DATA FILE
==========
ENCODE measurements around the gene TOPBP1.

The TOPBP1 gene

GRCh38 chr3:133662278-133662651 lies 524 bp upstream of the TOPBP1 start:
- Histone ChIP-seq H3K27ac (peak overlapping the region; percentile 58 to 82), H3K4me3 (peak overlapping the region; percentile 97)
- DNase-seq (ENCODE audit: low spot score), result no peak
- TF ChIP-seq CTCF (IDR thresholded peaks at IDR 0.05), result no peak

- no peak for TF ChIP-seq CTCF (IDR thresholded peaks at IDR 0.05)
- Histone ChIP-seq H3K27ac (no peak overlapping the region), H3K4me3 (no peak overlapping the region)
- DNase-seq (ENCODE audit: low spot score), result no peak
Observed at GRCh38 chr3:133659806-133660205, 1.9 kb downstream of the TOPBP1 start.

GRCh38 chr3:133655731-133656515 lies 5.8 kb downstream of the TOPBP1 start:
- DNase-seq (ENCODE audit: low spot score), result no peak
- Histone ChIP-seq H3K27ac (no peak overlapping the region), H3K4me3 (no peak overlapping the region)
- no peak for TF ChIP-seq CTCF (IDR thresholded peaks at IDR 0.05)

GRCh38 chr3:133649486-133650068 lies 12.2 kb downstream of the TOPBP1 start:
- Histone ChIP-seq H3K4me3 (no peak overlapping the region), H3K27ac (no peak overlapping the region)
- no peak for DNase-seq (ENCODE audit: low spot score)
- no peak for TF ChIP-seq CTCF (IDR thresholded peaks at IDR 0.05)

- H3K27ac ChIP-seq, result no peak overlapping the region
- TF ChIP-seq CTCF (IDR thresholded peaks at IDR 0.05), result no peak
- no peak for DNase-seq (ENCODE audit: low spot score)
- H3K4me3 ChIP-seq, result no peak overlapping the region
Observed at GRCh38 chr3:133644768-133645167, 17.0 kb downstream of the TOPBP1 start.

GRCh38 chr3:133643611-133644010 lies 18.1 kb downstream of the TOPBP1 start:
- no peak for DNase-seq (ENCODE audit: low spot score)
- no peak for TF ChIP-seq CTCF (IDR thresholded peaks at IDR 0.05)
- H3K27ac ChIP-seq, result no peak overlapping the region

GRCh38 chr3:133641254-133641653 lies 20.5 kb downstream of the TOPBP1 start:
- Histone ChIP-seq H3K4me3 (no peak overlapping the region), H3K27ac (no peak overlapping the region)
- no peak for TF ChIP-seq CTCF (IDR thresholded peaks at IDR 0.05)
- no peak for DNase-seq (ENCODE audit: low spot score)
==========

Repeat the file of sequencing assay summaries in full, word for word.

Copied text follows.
ENCODE measurements around the gene TOPBP1.

The TOPBP1 gene

GRCh38 chr3:133662278-133662651 lies 524 bp upstream of the TOPBP1 start:
- Histone ChIP-seq H3K27ac (peak overlapping the region; percentile 58 to 82), H3K4me3 (peak overlapping the region; percentile 97)
- DNase-seq (ENCODE audit: low spot score), result no peak
- TF ChIP-seq CTCF (IDR thresholded peaks at IDR 0.05), result no peak

- no peak for TF ChIP-seq CTCF (IDR thresholded peaks at IDR 0.05)
- Histone ChIP-seq H3K27ac (no peak overlapping the region), H3K4me3 (no peak overlapping the region)
- DNase-seq (ENCODE audit: low spot score), result no peak
Observed at GRCh38 chr3:133659806-133660205, 1.9 kb downstream of the TOPBP1 start.

GRCh38 chr3:133655731-133656515 lies 5.8 kb downstream of the TOPBP1 start:
- DNase-seq (ENCODE audit: low spot score), result no peak
- Histone ChIP-seq H3K27ac (no peak overlapping the region), H3K4me3 (no peak overlapping the region)
- no peak for TF ChIP-seq CTCF (IDR thresholded peaks at IDR 0.05)

GRCh38 chr3:133649486-133650068 lies 12.2 kb downstream of the TOPBP1 start:
- Histone ChIP-seq H3K4me3 (no peak overlapping the region), H3K27ac (no peak overlapping the region)
- no peak for DNase-seq (ENCODE audit: low spot score)
- no peak for TF ChIP-seq CTCF (IDR thresholded peaks at IDR 0.05)

- H3K27ac ChIP-seq, result no peak overlapping the region
- TF ChIP-seq CTCF (IDR thresholded peaks at IDR 0.05), result no peak
- no peak for DNase-seq (ENCODE audit: low spot score)
- H3K4me3 ChIP-seq, result no peak overlapping the region
Observed at GRCh38 chr3:133644768-133645167, 17.0 kb downstream of the TOPBP1 start.

GRCh38 chr3:133643611-133644010 lies 18.1 kb downstream of the TOPBP1 start:
- no peak for DNase-seq (ENCODE audit: low spot score)
- no peak for TF ChIP-seq CTCF (IDR thresholded peaks at IDR 0.05)
- H3K27ac ChIP-seq, result no peak overlapping the region

GRCh38 chr3:133641254-133641653 lies 20.5 kb downstream of the TOPBP1 start:
- Histone ChIP-seq H3K4me3 (no peak overlapping the region), H3K27ac (no peak overlapping the region)
- no peak for TF ChIP-seq CTCF (IDR thresholded peaks at IDR 0.05)
- no peak for DNase-seq (ENCODE audit: low spot score)